GENERAL SANTOS CITY, September 1, 2013 – President Benigno Simeon C. Aquino III has gambled on Janet Lim-Napoles at the risk of his credibility and the dignity of his office. He can lose both! The Palace is now in damage control mode.
He allowed his cabinet members to facilitate the surrender of Janet Lim Napoles to him. He accepted her in the Palace together with her lawyer and husband. Escorted by the Presidential Security Group, he accompanied her and her party to Camp Crame to formalize the surrender and to assure her safety.
The facts of the surrender as recounted by Secretary Edwin Lacierda, presidential spokesman, is clear (INQUIRER.net 1:46 pm | Thursday, August 29th, 2013:Palace releases its version of timeline of Napoles surrender). Direct quotes from the report, as condensed, are in italics:
(1) “August 28, Wednesday morning: President Aquino announced a P10-million reward for Napoles’ arrest.”
(2) “12:37 p.m.– Lacierda phoned Napoles’ lawyer, Lorna Kapunan about her supposed interview on television that her client was willing to surrender.” Kapunan’s reply: “We would like to surrender. If at all, let me confirm with my client that we would like to surrender to the President … because he is the person that we trust”. Lacierda reported this immediately to the President.
(3) “4:06 p.m.– Kapunan phoned Lacierda to say that Napoles was willing to surrender to the President” reiterating that her “only request was that her safety be secured, owing to the fact that there was, on her part, there was fear for or there were threats on her life”. Lacierda returned to the President who “had already made instructions to Interior Secretary Manuel Roxas II”.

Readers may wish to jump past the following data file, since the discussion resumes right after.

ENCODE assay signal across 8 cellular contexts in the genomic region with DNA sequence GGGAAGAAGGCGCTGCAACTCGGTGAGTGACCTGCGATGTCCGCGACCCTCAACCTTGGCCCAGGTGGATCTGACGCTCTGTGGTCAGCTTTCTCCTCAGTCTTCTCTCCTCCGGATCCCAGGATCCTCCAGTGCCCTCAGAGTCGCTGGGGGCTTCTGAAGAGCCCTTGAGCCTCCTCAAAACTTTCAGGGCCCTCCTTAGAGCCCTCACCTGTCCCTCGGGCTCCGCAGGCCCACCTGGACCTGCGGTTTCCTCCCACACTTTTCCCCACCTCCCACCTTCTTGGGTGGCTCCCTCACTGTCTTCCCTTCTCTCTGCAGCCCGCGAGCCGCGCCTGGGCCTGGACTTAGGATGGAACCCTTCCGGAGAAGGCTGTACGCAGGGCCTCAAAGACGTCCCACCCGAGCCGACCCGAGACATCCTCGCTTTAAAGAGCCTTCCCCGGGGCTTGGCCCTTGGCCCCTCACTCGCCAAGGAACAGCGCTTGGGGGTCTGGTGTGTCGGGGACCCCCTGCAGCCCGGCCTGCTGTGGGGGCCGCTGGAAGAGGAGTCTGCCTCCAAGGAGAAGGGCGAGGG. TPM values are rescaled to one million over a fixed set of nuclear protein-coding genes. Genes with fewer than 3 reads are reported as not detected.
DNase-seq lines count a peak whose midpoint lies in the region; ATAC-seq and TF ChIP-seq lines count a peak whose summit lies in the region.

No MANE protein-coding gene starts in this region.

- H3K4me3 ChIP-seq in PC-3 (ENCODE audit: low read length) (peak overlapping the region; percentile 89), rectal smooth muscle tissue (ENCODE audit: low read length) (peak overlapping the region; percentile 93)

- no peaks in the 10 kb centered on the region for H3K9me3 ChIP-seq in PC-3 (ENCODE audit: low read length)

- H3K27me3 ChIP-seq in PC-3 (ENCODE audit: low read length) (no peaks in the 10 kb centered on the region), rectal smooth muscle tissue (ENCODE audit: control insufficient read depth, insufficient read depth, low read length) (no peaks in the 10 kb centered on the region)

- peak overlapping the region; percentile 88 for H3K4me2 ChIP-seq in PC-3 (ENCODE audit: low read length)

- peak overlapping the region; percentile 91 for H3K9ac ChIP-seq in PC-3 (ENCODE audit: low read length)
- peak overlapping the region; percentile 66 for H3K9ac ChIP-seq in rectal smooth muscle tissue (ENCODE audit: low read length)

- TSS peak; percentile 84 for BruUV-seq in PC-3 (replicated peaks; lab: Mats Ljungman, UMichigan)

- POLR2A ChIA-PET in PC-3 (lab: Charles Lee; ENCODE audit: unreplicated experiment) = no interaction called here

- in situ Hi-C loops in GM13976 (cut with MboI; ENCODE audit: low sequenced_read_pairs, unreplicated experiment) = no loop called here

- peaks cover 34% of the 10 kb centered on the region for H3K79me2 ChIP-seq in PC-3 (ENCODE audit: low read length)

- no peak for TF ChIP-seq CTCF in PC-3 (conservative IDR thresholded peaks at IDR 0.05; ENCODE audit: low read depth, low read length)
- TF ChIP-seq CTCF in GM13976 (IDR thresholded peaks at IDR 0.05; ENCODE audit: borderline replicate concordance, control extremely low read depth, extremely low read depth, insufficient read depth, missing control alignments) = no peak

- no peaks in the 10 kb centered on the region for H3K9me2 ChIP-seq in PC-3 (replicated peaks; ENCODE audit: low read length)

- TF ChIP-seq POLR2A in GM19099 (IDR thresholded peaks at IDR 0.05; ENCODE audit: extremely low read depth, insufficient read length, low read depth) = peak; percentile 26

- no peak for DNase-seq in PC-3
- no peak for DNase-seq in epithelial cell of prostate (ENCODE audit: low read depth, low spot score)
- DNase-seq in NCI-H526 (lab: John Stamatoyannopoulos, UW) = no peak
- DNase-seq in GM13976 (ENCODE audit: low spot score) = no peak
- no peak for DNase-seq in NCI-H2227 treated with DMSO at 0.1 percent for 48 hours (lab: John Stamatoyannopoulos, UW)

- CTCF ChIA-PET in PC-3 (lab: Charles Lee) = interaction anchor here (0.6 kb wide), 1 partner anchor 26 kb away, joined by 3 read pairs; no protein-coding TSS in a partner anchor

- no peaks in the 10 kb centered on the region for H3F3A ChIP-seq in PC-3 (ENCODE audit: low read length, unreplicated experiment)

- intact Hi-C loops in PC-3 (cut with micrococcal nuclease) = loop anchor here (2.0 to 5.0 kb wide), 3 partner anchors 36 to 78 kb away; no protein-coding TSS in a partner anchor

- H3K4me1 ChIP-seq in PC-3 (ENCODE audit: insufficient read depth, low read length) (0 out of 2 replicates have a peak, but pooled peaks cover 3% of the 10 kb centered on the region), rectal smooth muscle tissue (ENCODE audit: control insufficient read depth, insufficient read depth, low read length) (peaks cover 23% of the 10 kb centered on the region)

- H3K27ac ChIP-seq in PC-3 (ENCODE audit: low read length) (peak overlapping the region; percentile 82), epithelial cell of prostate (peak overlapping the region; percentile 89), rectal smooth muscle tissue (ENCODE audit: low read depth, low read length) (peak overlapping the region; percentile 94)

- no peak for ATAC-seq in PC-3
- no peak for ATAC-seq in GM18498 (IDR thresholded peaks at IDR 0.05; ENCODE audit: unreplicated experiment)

(4) “6:50 p.m. Lacierda, along with escorts provided by Roxas to secure Napoles,
left the Palace to meet with Kapunan in Pasong Tamo, Makati City” but proceeded to White Space when Kapunan called go there instead; there, Kapunan and Jimmy Napoles, Janet’s husband, joined Lacierda in his car to fetch Janet from Heritage Park in Taguig City, a cemetery.
(5) “8:06 p.m.–The group arrived at the Heritage Park.”
(6) “9:08 p.m., Mrs. Napoles and a female companion also arrived at the Heritage Park.”
(7) “9:37 p.m.–The group, this time, with fugitive Napoles, arrived in Malacañang to meet with the President.” Present at Napoles’ 10-minute meeting with the President were “aside from the President, Napoles, Lacierda, and Kapunan were Roxas, Cabinet Secretary Jose Rene Almendras, Executive Secretary Paquito Ochoa, Undersecretary Abigail Valte, Usec. Manolo Quezon and Secretary Ricky Carandang”.
In its revised version, “Janet Lim-Napoles’ surrender timeline”, the Philippine Daily Inquirer, in its issue of August 30, added that Lacierda had worked with Kapunan in the law firm of the late Sen. Raul Roco; that “Napoles, who was not handcuffed, did not admit to any crime before the President”; that “Kapunan did most of the talking for Napoles”; and that “Mr. Aquino then led the convoy that took Napoles to Camp Crame”.
The questions are: Did the President and his cabinet secretaries have to do this? Napoles was wanted for a case of “serious illegal detention”, not yet for plunder or the P10-billion PDAF scam which is under investigation. Even for a more serious crime, could she accompanied by her counsel not surrender to the proper authorities or, granted, to the Palace, as they wanted? Why did the President have to escort her with the PSG to Camp Crame? Why did he not just call up Camp Crame to fetch Napoles from the Palace?